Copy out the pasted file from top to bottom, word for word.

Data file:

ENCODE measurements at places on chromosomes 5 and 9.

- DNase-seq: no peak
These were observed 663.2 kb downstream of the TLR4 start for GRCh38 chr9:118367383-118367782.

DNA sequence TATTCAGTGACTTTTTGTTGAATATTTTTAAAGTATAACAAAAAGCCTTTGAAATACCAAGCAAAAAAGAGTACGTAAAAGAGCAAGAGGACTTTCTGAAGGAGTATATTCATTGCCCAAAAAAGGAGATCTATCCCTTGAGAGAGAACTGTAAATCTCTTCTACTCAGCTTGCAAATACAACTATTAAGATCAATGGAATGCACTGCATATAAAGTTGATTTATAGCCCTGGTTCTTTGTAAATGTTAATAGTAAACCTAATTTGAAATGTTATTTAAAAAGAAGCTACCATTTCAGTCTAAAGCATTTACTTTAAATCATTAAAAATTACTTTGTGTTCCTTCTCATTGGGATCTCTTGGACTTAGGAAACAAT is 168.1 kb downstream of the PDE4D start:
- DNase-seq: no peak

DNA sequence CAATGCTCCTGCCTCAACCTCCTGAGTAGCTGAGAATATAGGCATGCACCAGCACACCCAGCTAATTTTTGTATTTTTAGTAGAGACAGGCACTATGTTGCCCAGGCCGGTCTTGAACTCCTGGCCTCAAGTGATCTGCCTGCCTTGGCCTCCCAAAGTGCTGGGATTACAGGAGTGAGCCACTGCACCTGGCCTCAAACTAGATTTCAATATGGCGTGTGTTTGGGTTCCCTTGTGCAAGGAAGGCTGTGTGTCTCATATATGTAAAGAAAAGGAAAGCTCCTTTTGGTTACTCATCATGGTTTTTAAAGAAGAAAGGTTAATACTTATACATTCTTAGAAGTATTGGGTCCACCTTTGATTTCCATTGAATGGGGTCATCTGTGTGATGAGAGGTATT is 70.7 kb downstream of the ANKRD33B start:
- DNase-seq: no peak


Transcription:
ENCODE measurements at places on chromosomes 5 and 9.

- DNase-seq: no peak
These were observed 663.2 kb downstream of the TLR4 start for GRCh38 chr9:118367383-118367782.

DNA sequence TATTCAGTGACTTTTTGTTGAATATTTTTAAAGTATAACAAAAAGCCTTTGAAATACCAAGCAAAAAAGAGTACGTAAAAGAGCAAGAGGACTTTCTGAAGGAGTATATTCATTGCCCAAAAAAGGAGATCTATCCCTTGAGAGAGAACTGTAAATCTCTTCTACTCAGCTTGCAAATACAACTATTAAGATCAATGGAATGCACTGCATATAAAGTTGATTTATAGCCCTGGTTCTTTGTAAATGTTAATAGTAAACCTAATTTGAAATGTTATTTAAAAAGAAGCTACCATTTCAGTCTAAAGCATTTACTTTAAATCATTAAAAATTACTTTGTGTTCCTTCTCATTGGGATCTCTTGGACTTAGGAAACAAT is 168.1 kb downstream of the PDE4D start:
- DNase-seq: no peak

DNA sequence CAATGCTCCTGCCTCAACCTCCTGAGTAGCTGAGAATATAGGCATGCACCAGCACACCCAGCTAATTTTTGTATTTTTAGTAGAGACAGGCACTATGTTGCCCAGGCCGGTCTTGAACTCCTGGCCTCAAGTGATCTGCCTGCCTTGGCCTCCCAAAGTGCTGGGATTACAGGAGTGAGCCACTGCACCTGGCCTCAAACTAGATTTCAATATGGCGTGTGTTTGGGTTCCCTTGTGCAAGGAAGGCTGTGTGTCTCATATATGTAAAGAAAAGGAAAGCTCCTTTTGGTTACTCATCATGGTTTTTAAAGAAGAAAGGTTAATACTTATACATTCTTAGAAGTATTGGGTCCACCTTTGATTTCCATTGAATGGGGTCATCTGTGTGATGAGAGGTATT is 70.7 kb downstream of the ANKRD33B start:
- DNase-seq: no peak